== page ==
GPs are changing their opioid prescribing

More than 40% of Australian GPs who have recently met with an NPS MedicineWise educational visitor for the current program on ‘Opioids, chronic pain and the bigger picture’ and responded to an evaluation survey say they will change their practice as a result of the program, according to preliminary evaluation figures released today.

The new figures coincide with the publication of an opioid tapering algorithm and news article supporting GPs and other health professionals to prepare a tapering plan with their patients who take an opioid for chronic non-cancer pain.

Around 6,300 GPs have been visited so far around the country as part of the NPS MedicineWise educational program, discussing the latest evidence and guidelines on opioid use in chronic non-cancer pain.

GPs were asked to respond to a post-visit survey on how the visit had affected their practice in relation to opioids. Of the 721 GPs who have responded to date:

  • 42% said they will change their practice overall regarding the use of opioids for chronic non-cancer pain
  • 18% will no longer prescribe opioids as a first step for chronic non-cancer pain
  • 52% will start developing and implementing a clear plan with patients when starting an opioid trial
  • 38% will start assessing the harms and benefits of opioids to identify patients who will benefit from tapering opioids.

“It is really positive to see the feedback and know how our work is making a difference to how opioids are being used to treat chronic non-cancer pain,” said Ms Rawa Osman, pharmacist and clinical lead for the NPS MedicineWise opioids program.

“Every day in Australia there are 3 deaths and 150 hospitalisations due to pharmaceutical opioids, and reducing unnecessary prescription opioid use is an important part of solving this complex problem.”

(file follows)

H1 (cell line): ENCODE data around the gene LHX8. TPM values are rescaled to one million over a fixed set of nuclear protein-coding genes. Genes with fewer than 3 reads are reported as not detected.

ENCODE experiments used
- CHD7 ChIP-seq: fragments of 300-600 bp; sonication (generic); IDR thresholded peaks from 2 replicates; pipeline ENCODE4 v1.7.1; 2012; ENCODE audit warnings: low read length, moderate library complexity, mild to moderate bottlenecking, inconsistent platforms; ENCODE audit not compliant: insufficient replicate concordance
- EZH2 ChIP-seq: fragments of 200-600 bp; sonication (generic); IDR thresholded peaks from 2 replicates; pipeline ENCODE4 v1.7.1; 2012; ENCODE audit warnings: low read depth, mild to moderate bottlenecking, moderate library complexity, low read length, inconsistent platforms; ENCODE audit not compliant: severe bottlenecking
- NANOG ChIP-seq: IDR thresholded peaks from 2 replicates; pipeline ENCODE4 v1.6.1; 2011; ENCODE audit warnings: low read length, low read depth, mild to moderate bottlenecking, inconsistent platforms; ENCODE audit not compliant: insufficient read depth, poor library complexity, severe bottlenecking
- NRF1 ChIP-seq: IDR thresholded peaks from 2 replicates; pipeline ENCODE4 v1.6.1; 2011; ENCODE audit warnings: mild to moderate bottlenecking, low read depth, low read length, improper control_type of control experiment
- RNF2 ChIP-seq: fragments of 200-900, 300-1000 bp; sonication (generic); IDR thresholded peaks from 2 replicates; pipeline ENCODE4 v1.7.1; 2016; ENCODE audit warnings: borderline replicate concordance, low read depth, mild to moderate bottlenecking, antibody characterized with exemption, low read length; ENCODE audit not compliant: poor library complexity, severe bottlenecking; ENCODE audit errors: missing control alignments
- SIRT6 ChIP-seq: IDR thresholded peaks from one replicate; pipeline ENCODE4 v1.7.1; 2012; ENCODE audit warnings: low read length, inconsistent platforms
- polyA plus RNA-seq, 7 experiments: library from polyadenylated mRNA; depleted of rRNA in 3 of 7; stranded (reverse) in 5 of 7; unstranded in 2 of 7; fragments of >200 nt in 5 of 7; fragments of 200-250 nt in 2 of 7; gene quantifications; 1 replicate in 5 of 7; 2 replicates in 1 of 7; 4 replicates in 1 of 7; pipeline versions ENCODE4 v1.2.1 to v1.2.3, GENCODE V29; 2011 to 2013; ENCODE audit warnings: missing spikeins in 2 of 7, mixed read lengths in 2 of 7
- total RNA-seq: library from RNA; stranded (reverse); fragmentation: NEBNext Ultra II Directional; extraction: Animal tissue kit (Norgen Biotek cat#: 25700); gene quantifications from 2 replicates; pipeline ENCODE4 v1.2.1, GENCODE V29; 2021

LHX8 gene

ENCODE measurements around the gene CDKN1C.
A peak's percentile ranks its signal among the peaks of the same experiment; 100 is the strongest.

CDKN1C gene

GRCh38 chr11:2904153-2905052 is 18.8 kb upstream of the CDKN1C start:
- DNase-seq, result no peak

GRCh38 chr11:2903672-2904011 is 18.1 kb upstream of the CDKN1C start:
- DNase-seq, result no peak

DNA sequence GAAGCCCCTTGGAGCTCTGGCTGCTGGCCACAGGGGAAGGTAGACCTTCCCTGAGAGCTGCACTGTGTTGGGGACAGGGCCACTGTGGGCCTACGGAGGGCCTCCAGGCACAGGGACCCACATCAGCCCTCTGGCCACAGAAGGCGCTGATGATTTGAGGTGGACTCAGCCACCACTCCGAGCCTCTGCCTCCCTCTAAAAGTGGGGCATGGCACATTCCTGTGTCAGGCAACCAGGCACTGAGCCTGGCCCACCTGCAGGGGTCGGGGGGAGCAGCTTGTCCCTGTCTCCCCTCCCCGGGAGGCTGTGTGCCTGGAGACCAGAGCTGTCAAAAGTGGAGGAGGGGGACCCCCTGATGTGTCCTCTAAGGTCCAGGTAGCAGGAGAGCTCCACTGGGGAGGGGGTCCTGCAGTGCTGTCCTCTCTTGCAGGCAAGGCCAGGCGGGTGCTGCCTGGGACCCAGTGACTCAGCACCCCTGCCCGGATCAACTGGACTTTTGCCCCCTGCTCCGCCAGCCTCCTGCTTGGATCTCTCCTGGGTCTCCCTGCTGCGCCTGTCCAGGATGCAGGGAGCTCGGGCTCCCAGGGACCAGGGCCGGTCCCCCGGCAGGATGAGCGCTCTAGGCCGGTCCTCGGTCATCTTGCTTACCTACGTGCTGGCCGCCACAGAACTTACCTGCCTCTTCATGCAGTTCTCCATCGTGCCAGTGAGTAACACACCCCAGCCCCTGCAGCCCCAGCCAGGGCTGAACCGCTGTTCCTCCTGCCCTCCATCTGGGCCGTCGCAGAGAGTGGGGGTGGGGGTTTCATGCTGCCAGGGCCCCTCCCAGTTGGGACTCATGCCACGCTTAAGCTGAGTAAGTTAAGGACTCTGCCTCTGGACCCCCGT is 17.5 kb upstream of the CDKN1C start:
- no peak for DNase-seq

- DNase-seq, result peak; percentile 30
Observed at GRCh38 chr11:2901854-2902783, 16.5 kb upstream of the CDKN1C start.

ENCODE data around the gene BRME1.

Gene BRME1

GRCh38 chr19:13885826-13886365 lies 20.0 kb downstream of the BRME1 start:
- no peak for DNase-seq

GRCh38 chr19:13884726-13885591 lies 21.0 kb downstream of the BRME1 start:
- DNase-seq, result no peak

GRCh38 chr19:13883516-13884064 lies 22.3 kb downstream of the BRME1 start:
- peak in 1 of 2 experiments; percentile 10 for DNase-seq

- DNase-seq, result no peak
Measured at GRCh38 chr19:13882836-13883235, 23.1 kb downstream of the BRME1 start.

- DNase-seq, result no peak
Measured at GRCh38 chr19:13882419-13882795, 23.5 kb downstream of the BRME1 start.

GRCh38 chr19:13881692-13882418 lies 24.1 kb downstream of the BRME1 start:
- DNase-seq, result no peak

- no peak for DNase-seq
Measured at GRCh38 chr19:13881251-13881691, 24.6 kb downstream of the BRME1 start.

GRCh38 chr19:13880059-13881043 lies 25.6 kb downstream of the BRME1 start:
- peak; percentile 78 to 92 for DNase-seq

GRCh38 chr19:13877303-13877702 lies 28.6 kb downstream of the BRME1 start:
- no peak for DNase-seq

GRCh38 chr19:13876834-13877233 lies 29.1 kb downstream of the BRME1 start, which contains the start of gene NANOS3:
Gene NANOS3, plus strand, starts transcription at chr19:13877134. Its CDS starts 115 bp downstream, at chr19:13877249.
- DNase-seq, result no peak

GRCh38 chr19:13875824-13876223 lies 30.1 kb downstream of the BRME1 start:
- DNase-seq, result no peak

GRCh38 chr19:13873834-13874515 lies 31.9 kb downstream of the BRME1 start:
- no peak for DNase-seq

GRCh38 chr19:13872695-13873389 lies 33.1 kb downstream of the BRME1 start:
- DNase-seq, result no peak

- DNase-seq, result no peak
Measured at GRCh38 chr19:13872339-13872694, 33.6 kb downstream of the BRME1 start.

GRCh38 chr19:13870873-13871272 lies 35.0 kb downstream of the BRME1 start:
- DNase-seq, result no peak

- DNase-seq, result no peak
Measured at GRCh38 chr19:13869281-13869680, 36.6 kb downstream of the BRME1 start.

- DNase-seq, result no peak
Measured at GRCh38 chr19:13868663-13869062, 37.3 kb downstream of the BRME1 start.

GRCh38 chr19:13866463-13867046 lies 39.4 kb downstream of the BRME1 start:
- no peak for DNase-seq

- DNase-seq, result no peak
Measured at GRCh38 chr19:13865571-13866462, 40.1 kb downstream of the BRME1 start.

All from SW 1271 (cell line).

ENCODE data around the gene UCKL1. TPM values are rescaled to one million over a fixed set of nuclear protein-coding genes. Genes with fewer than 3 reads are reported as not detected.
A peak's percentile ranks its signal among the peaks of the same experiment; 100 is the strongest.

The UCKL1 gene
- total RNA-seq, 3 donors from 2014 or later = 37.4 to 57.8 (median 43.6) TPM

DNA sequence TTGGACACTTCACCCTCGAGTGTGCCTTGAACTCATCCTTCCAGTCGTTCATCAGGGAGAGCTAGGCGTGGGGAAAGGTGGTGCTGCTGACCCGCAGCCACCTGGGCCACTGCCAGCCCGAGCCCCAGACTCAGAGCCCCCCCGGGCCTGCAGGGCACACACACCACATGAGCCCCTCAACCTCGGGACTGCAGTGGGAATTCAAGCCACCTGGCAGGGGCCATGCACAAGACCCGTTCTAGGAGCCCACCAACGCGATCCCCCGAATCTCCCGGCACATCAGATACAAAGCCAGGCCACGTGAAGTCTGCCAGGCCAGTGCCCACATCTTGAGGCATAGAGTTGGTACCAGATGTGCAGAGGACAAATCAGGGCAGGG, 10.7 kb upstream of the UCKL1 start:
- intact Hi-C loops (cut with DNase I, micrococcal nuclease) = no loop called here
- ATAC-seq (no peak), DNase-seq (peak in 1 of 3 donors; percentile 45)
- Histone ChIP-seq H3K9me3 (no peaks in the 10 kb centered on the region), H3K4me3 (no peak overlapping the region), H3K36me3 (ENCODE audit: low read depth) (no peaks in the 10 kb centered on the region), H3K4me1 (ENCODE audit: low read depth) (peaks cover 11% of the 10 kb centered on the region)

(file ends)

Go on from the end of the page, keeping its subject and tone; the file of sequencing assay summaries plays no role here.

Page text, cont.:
The new algorithm and news article about tapering opioids recommend health professionals take a 5 step approach: explore the patient’s expectations, review the pain management plan, develop a tapering plan, discuss and manage withdrawal symptoms and, if in doubt, seek support.

“We have received very positive feedback about our resources and the discussions we have had with GPs about tapering opioids. These tapering resources are now available online for all GPs and other prescribers to use,” said Ms Osman.

To access the complete suite of resources for the current program ‘Opioids, chronic pain and the bigger picture’, go to www.nps.org.au/professionals/opioids-chronic-pain#resources

To book an educational visit on the opioids program, visit nps.org.au or email [email protected].

 

Media enquiries

Matthew Harris, NPS MedicineWise Communications & PR adviser: (02) 8217 9229, 0419 618 365 or [email protected]

Independent, evidence-based and not-for-profit, NPS MedicineWise enables better decisions about medicines, medical tests and other health technologies. We receive funding from the Australian Government Department of Health.